Harvard’s Centre on Media and Child Health has found that children learn socially acceptable behaviour from television and movies and then model that in the playground.
The researchers found that even the behaviour of politicians and heroes in storylines could be used by children as justification for standover tactics.
“If we look at media and you look at the way violence is presented in the media, you see violence as being very glamorised and very exciting, and having very few consequences,” said David Bickham, a Paediatrics instructor at Harvard Medical School at Adelaide’s Flinders University, Australia.
“So if a young person has grown up with that being the primary source of information about violence, then it’s easy to understand why we would be concerned that they would learn that behaving aggressively in school is something that would lead to lots of positive social outcomes.”
Dr Bickham says the media can affect children’s behaviour by portraying violence and aggression as the norm.
“I think it really has to do with showing that it’s something that is accepted by society,” he said.
“Aggression in general is something that’s common and that’s very light and that a lot of times is used by children’s television or entertainment television.
“You see a lot violence that the hero does and so the message becomes: this is a social tool that good guys use as much as bad guys.”
Alison Wotherspoon, the screen production coordinator at Flinders University who started the “Bullying No Way” website to help parents and teachers counter the behaviour that children learn from television and movies, says it is not always the obvious protagonists that are to blame.
“You’ve got incredibly popular shows like Big Brother or a range of reality shows where it’s really a construction of a bullying environment, where you get to vote someone out, which is classic exclusion; let’s all gang up on somebody and make them go away and make them cry,” she said.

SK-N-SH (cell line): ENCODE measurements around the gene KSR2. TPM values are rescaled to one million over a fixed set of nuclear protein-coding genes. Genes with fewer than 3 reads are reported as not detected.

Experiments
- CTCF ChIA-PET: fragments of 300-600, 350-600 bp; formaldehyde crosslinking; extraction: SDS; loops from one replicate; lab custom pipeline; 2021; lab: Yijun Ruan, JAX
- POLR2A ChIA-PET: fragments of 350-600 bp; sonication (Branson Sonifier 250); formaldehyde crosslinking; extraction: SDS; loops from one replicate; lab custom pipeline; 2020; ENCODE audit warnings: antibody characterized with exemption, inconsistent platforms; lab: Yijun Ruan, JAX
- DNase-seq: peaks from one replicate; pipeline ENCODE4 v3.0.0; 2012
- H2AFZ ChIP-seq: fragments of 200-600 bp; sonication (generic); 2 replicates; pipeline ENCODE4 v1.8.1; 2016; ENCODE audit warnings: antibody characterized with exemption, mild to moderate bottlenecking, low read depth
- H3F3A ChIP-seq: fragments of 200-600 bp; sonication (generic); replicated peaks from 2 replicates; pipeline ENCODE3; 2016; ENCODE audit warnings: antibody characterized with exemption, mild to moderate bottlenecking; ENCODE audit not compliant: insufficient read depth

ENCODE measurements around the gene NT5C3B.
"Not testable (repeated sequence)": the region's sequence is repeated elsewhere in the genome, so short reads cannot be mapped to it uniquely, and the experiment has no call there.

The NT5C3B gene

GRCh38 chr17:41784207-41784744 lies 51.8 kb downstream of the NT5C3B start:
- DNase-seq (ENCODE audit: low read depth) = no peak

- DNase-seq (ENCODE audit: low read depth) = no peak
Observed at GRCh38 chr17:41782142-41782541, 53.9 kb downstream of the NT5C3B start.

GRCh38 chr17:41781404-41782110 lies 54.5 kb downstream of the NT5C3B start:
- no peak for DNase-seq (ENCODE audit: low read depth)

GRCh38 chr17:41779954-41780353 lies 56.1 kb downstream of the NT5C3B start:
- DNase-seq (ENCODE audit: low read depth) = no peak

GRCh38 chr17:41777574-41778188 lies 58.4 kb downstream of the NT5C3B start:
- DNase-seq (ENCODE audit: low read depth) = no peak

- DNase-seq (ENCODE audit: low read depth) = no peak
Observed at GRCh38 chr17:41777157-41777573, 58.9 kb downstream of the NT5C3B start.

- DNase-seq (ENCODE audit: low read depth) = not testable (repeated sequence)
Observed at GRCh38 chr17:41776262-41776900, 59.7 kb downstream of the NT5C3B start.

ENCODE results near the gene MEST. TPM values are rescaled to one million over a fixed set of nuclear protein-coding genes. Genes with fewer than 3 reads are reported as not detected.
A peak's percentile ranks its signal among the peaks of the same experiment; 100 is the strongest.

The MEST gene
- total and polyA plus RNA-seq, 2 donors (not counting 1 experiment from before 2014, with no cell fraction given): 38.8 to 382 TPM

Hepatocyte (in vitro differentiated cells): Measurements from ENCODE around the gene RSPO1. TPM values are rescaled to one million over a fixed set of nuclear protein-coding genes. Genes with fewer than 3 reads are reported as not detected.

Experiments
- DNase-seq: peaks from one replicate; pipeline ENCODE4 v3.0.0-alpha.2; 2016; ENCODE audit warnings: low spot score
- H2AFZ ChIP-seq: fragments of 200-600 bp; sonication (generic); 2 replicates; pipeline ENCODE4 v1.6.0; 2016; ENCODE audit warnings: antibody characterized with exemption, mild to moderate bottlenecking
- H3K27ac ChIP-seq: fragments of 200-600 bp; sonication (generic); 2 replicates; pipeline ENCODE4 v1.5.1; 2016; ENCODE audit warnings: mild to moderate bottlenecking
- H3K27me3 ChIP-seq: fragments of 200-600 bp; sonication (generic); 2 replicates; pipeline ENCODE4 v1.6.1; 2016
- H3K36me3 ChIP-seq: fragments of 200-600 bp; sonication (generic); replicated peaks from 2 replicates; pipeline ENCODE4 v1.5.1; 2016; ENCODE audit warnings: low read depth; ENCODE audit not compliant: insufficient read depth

“So you’ve got horrible bullying being modelled in a range of television programs that aren’t specifically for children that children are going to watch.
“Even getting a panel of people getting a chance to talk about whether you’re a good dancer or a bad dancer in front of everybody, so there’s a humiliation factor there.
“I think there’s a lot of programming that gets by in mainstream, especially commercial, television which people don’t think about the consequences of what’s being modelled.”
Wotherspoon says our politicians do not set the best example either.
“It’s also really difficult when you look at politicians in Parliament,” she said.
“There’s an incredible amount of disrespectful behaviour where it’s acceptable to belittle someone and call them names and laugh at them and this is our top politicians being paid to do so.
“How can you expect children to behave nicely to each other if people in high positions in our society don’t behave nicely to each other?”
Dr Bickham says while media use is just one factor in children’s bullying behaviour, the good news is it is the easiest influence to counter.
“It’s a very strong impact and also it’s something we can actually intervene on – it’s something we can do something about,” he said.
“A lot of the other factors are very, very complex about family environment and social economic status,” he said.
“All of these things, cultural norms, things that are much more complex to actually do something about and the media, if we can talk to parents and show them the research and illustrate what’s happening, then maybe we can help them make informed good health decisions.”
An abc.net.au Article